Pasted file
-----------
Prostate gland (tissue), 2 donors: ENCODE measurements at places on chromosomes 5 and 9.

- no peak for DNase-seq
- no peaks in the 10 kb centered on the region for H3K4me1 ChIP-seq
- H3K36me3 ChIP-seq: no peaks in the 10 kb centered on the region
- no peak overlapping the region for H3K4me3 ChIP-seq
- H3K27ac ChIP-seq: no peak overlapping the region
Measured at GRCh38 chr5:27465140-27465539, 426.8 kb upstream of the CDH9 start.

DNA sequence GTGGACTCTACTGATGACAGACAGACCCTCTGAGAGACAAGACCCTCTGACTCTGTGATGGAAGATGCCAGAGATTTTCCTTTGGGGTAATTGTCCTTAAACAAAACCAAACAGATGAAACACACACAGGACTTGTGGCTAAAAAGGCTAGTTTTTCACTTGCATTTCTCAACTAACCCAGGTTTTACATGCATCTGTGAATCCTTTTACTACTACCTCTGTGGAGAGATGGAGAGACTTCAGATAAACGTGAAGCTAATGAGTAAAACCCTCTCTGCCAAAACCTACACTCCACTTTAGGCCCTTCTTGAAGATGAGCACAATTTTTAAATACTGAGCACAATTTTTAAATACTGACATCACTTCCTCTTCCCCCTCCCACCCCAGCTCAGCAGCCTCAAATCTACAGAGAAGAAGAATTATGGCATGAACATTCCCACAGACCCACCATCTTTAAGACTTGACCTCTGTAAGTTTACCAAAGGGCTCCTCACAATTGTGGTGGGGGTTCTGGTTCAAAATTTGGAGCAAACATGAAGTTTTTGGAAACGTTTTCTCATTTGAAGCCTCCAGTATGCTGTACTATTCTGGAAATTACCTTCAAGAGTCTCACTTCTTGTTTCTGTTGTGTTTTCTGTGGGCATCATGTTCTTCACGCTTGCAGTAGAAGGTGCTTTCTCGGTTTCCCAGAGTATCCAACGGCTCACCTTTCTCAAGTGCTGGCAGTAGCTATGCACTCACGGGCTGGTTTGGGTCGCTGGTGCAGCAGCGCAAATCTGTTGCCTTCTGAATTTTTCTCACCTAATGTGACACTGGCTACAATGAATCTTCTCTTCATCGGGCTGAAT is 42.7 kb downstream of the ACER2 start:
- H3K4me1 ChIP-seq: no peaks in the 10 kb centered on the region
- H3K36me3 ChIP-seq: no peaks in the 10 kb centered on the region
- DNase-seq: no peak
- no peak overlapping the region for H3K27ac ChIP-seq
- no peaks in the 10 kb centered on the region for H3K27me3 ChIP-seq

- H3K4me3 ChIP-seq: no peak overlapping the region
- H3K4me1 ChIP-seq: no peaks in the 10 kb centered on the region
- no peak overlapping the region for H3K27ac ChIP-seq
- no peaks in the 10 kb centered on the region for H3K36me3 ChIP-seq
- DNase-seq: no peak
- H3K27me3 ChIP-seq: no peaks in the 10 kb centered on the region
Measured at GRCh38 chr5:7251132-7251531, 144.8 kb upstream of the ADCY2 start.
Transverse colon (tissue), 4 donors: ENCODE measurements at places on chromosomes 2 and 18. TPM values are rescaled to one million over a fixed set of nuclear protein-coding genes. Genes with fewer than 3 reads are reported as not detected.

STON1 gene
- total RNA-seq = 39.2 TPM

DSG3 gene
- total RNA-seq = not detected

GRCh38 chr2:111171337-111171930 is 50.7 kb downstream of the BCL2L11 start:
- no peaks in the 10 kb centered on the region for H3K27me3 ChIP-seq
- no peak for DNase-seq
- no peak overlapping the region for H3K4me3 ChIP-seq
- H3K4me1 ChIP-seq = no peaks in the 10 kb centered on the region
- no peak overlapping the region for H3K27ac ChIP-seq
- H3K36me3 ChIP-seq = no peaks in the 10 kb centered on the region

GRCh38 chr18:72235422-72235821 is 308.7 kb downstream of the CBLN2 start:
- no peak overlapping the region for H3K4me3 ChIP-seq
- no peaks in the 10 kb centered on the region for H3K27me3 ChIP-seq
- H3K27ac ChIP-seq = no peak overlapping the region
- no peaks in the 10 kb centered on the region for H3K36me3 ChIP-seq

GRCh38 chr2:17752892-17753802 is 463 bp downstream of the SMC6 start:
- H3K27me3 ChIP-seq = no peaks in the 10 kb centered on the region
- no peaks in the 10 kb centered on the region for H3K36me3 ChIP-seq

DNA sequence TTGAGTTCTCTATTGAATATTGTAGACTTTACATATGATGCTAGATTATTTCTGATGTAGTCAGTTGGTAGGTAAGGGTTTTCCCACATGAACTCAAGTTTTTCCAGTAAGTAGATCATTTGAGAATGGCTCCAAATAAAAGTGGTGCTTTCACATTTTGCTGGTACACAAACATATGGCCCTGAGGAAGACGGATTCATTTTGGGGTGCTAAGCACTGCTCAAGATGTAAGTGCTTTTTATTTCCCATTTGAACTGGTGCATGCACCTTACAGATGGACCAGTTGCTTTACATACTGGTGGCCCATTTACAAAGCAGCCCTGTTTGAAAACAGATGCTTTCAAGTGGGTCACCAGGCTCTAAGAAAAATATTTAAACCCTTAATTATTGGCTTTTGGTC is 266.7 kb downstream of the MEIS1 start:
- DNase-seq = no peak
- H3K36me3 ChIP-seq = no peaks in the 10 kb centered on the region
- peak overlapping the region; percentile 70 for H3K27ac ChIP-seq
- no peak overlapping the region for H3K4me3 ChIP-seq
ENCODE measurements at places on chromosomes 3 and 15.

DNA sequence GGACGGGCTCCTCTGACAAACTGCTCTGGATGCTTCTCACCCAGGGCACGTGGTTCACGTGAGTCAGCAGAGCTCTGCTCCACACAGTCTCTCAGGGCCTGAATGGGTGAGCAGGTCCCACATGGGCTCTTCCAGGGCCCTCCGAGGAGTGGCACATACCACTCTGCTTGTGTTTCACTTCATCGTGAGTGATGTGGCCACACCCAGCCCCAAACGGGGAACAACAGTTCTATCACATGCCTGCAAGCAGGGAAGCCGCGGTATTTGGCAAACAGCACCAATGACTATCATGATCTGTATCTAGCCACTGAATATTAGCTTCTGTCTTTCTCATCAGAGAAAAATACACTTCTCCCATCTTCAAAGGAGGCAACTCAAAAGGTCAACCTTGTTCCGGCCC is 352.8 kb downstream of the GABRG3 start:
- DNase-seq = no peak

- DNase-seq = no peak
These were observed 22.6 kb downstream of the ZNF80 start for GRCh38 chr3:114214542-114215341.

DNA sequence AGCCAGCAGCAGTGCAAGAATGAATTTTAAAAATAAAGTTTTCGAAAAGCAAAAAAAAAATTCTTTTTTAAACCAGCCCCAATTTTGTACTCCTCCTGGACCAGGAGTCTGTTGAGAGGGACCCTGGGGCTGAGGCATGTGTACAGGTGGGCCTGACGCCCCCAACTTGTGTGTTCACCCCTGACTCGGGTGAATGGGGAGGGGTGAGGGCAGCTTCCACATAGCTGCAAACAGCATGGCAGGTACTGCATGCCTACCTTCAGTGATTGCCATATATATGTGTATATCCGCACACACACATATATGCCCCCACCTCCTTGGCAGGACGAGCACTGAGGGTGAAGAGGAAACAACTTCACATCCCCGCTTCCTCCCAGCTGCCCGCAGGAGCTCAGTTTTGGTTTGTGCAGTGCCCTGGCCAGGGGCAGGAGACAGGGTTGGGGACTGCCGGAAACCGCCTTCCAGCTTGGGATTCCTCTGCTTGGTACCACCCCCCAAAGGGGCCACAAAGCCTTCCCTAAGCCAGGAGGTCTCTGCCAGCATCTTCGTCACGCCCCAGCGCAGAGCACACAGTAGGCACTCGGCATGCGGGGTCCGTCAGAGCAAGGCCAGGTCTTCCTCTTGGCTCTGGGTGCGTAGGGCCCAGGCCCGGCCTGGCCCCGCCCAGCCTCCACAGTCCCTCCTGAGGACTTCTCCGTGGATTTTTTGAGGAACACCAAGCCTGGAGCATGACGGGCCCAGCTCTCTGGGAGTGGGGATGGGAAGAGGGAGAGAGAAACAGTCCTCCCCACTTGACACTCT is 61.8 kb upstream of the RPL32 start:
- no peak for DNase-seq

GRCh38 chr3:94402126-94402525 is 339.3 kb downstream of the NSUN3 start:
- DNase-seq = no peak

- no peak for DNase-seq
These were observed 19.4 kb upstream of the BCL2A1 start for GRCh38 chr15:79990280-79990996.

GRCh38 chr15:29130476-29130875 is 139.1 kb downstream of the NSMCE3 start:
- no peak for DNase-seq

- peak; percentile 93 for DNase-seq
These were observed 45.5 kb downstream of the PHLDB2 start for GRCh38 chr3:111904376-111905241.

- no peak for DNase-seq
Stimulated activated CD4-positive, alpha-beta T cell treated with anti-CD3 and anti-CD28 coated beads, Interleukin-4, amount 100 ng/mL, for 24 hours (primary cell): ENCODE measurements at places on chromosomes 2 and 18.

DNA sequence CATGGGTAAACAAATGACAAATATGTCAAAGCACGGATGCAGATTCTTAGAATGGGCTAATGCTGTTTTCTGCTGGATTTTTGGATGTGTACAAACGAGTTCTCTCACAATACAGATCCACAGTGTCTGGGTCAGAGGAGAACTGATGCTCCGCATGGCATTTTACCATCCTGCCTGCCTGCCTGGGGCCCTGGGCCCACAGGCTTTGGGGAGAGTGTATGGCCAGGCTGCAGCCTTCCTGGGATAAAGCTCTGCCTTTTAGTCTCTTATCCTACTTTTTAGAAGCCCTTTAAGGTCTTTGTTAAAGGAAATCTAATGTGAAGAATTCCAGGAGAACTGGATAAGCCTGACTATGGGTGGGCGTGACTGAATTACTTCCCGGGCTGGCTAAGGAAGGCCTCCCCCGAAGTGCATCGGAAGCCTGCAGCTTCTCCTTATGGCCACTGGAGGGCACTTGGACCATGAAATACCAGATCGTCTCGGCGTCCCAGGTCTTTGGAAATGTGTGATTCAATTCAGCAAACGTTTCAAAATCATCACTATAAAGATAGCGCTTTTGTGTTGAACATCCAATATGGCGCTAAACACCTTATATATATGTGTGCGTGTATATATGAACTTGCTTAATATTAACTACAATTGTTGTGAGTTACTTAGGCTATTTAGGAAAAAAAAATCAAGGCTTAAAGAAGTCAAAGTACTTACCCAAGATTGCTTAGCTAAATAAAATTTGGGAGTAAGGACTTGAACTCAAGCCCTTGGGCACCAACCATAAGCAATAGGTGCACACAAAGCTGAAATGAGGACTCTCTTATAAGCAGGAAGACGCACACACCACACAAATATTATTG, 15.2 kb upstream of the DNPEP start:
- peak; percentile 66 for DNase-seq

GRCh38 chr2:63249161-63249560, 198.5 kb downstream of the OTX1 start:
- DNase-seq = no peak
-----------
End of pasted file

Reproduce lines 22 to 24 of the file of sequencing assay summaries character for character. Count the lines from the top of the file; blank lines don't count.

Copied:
STON1 gene
- total RNA-seq = 39.2 TPM

DSG3 gene